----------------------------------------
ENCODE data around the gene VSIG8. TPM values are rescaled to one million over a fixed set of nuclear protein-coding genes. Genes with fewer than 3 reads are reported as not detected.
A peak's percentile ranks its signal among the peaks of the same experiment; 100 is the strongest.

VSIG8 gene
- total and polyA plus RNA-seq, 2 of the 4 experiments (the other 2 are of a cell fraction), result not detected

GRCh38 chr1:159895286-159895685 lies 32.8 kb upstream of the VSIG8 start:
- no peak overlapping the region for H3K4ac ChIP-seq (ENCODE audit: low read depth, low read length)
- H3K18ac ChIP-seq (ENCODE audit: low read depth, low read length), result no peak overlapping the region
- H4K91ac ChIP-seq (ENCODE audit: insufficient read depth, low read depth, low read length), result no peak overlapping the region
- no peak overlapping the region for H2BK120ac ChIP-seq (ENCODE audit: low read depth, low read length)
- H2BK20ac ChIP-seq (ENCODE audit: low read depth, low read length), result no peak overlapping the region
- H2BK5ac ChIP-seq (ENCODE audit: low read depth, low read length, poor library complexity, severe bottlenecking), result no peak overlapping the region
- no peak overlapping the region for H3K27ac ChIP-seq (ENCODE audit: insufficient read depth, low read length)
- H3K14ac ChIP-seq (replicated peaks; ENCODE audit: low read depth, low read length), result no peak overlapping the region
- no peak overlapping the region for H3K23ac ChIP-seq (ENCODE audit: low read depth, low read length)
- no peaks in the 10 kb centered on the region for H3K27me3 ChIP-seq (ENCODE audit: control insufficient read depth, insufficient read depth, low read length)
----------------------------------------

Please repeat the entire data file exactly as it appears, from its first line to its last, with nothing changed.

ENCODE data around the gene VSIG8. TPM values are rescaled to one million over a fixed set of nuclear protein-coding genes. Genes with fewer than 3 reads are reported as not detected.
A peak's percentile ranks its signal among the peaks of the same experiment; 100 is the strongest.

VSIG8 gene
- total and polyA plus RNA-seq, 2 of the 4 experiments (the other 2 are of a cell fraction), result not detected

GRCh38 chr1:159895286-159895685 lies 32.8 kb upstream of the VSIG8 start:
- no peak overlapping the region for H3K4ac ChIP-seq (ENCODE audit: low read depth, low read length)
- H3K18ac ChIP-seq (ENCODE audit: low read depth, low read length), result no peak overlapping the region
- H4K91ac ChIP-seq (ENCODE audit: insufficient read depth, low read depth, low read length), result no peak overlapping the region
- no peak overlapping the region for H2BK120ac ChIP-seq (ENCODE audit: low read depth, low read length)
- H2BK20ac ChIP-seq (ENCODE audit: low read depth, low read length), result no peak overlapping the region
- H2BK5ac ChIP-seq (ENCODE audit: low read depth, low read length, poor library complexity, severe bottlenecking), result no peak overlapping the region
- no peak overlapping the region for H3K27ac ChIP-seq (ENCODE audit: insufficient read depth, low read length)
- H3K14ac ChIP-seq (replicated peaks; ENCODE audit: low read depth, low read length), result no peak overlapping the region
- no peak overlapping the region for H3K23ac ChIP-seq (ENCODE audit: low read depth, low read length)
- no peaks in the 10 kb centered on the region for H3K27me3 ChIP-seq (ENCODE audit: control insufficient read depth, insufficient read depth, low read length)